You can make your recipe on paper like you learned, but obviously you do need to know the saponification numbers of the different oils in order to know the correct amount of lye to add. If the grandma taught you how to make an adjustment to the lye based on saponification numbers of the different oils, you can do it without using an online [email protected] calculator.

But I am a great-grandma & I prefer using a calculator to doing it all by hand. Some folks like doing it by hand and it's a valuable piece of knowledge to know how to do it that way, particularly if the internet ever goes off-line or you don't have access to it for an extended period of time (which can happen.) There are some stand-alone calculators out there (I have used a couple of them in the past) that do not rely on the internet. But if you don't want to learn to use one, you really don't have to do so.

If, however, your grandma only taught you how to make one particular soap based on a written recipe without any involvement of the math involved to change out oils and doing the calculations that different saponification values require (different oils can change the amount of lye needed to make safe soap), then it's just as easy to learn to use a [email protected] calculator as it is to learn to do it all by hand (easier, in my opinion).

If you do depend on written recipes without doing the calculations yourself, here is a simpler recipe using Olive oil, Coconut oil & Castor oil, plus pine tar. Castor oil is optional in soap, but it does support/enhance bubbles. I've made several soaps without it and it is still soap and it still bubbles & lathers enough to satisfy me, so you don't have to buy it if you don't want. If you want to try Castor oil, it is often available in the area where laxatives are sold. If your grocery store does not carry it, I used to buy it at Walmart, but any drugstore near yosemite should have some on the shelves and so do some grocery stores (in the Health & Beauty section). If you want to make this recipe without Castor Oil, then you should adjust for the lye calculation without the Castor. For that recipe, you would need 5 grams LESS of NaOH, if you made it without Castor Oil and made no other changes. But I would not take my word for it, if I were you; I'd use a lye calculator to verify the altered recipe and lye amounts needed.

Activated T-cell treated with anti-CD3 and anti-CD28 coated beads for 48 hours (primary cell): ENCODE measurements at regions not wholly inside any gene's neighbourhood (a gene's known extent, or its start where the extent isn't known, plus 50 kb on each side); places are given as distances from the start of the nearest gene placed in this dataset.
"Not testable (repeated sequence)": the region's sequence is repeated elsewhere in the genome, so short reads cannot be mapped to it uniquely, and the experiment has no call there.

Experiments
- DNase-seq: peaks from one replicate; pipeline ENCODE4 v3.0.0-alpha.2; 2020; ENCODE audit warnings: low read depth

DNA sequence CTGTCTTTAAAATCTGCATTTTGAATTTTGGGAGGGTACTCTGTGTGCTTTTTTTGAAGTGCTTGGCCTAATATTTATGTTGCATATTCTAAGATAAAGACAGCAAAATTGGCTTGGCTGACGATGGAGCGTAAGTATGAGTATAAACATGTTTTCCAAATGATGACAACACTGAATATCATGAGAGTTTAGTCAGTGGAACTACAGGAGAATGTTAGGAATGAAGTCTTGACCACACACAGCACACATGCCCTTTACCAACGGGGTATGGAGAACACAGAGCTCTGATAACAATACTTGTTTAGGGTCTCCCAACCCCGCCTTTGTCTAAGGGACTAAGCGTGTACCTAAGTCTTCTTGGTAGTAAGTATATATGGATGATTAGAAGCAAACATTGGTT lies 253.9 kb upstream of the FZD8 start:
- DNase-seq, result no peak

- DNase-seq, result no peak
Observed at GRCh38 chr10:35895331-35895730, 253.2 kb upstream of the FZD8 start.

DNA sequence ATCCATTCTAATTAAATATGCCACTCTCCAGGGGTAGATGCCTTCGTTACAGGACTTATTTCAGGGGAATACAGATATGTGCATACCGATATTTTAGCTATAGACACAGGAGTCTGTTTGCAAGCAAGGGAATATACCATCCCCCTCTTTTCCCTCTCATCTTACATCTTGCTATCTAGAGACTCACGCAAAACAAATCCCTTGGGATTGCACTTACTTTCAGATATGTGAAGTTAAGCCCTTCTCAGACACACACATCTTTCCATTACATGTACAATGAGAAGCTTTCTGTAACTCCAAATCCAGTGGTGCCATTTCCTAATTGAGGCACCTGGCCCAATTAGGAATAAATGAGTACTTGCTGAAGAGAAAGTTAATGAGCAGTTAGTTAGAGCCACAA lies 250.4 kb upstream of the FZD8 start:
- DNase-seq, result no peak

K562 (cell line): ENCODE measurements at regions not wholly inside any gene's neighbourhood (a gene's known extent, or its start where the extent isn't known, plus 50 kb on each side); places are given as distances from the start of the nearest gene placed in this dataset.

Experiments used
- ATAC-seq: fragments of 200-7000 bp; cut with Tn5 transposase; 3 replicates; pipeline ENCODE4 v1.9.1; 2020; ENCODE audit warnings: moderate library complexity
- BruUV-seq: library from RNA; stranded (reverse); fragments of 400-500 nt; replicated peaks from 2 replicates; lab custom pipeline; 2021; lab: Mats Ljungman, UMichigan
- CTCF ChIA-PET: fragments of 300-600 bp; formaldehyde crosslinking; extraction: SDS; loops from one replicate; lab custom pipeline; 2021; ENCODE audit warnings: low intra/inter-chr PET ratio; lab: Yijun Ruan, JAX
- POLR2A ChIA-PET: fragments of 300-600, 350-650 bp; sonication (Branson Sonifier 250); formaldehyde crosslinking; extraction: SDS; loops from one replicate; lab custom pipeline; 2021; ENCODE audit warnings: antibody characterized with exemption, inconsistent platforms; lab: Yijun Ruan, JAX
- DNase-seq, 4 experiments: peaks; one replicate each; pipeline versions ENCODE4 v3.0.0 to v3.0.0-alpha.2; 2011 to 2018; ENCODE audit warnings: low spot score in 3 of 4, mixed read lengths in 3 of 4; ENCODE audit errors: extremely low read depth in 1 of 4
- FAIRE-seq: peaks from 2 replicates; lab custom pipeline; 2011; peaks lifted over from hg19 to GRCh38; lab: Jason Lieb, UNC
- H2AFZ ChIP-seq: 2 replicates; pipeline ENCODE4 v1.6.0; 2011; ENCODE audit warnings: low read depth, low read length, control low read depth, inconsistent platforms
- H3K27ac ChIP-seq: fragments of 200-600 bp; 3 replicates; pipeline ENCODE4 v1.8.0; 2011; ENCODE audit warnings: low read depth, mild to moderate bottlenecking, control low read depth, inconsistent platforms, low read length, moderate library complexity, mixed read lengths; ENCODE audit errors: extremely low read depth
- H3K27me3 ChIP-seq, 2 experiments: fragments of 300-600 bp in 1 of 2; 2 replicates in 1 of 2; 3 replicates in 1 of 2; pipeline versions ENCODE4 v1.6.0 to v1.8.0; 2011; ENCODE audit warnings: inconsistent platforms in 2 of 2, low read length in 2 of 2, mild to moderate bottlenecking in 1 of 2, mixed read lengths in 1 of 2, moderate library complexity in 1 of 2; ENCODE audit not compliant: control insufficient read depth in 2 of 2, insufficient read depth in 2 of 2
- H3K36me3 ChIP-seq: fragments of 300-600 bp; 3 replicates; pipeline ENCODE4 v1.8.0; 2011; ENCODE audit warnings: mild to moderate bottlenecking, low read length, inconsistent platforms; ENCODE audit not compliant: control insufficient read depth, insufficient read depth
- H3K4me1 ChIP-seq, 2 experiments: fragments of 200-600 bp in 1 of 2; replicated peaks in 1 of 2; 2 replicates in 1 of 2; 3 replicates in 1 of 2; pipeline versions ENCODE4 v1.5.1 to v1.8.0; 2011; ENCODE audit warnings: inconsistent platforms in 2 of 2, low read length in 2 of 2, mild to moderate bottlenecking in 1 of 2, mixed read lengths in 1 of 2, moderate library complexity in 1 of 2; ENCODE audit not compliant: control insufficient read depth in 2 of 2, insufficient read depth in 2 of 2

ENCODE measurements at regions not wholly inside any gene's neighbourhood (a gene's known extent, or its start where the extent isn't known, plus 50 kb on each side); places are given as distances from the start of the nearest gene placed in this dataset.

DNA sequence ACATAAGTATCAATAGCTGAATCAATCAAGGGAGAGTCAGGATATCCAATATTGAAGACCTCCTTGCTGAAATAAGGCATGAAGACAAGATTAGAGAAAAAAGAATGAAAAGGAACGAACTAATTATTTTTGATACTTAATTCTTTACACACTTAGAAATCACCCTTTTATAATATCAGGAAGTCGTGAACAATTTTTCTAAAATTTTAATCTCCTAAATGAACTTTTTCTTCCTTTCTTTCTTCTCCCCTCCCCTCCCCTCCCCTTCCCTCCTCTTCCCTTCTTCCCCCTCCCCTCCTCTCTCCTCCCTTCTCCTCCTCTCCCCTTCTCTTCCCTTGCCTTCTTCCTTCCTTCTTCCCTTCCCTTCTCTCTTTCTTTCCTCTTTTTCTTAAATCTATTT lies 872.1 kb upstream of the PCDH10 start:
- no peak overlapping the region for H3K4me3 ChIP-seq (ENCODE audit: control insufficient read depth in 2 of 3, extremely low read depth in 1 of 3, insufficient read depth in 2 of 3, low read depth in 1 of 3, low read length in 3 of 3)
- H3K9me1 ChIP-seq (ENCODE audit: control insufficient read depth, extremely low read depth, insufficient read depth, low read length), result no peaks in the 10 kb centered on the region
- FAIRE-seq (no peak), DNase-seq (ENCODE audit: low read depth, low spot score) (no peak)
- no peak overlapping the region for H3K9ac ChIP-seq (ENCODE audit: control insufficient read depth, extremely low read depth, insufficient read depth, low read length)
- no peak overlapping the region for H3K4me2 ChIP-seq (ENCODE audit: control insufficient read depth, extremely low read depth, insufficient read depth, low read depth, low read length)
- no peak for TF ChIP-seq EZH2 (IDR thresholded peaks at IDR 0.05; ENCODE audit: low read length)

Zany_in_CO

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It’s really easy to learn SoapCalc.
SoapCalc is the one I use.
When you first open it, you get the "Default Settings". Hover your mouse over each number to learn what it's there for:

default Settings.png


Once you Load and CALCULATE your recipe you can save it:

Save Recipe.png


It has built-in "Guidelines" that help to predict results. Compare your numbers to the numbers in the "Recommended Ranges"

Ranges.png


TIP: INS value 160 = so-called "perfect soap".
In the above example, you would want to tweak to bring INS 133 up closer to 160 in most cases. I'm guessing this recipe is high in olive oil which has a very low INS value. No worries. It just takes longer to cure.

My advice is to spend time over 2 weeks or so playing with the calculator to learn as much as you can. Enter different recipes to see results and then what a difference subbing one oil for another makes in the result.

ETA: Haha @linne1gi beat me to it! :thumbs:
 
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Zany_in_CO

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Use the Recipe Feedback Forum to get input for each batch you try before you try it. You have lots to learn and that's a good place to pick up TIPS.

Making as many small batches as you can, as often as you can, will have you up and running with the best of us in about 4 months if you put the time and effort into it. It's best to avoid adding fragrance and color until you have a solid recipe ( or 2 or 3) that delivers every time you make it.

Finally, you will want to show off your soaps in the Photo Gallery. We LUV pictures -- even when a batch goes awry. Hopefully that won't happen, but if it does, see it as an opportunity to learn more.

You can also use the Photo Gallery as a log of every batch you make. Include the recipe as well as your comments about how you processed it for future reference. I only wish I had that available to me when I first started making soap in 2003. It's a great way to chronicle your progress in the Wonderful World of Soapmaking!!!

HAPPY SOAPING!!! :computerbath: